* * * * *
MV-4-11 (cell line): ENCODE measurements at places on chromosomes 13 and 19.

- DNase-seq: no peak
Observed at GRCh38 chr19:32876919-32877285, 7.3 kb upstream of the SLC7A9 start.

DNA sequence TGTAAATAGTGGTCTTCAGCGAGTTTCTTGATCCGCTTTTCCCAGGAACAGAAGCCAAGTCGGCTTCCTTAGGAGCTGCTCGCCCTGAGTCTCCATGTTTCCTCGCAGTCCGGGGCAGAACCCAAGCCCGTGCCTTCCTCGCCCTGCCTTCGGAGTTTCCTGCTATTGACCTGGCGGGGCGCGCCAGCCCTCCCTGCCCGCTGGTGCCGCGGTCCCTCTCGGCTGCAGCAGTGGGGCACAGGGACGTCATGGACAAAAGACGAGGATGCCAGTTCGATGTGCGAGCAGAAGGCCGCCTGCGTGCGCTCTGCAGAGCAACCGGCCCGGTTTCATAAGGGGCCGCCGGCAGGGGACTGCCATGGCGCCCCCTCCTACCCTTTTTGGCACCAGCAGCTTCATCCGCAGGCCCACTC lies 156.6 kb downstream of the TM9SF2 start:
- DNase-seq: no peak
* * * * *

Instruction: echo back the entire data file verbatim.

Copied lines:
MV-4-11 (cell line): ENCODE measurements at places on chromosomes 13 and 19.

- DNase-seq: no peak
Observed at GRCh38 chr19:32876919-32877285, 7.3 kb upstream of the SLC7A9 start.

DNA sequence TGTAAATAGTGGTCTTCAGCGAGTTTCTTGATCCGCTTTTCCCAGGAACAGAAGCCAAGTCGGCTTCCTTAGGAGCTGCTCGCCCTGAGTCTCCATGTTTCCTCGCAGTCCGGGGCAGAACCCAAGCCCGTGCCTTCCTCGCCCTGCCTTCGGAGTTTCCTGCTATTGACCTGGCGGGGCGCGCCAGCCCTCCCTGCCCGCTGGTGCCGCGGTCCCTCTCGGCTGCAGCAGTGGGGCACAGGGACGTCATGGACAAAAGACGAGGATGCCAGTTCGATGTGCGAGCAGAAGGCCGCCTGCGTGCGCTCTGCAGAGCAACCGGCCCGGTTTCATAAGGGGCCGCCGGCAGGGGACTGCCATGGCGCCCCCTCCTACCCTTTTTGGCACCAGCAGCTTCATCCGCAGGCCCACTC lies 156.6 kb downstream of the TM9SF2 start:
- DNase-seq: no peak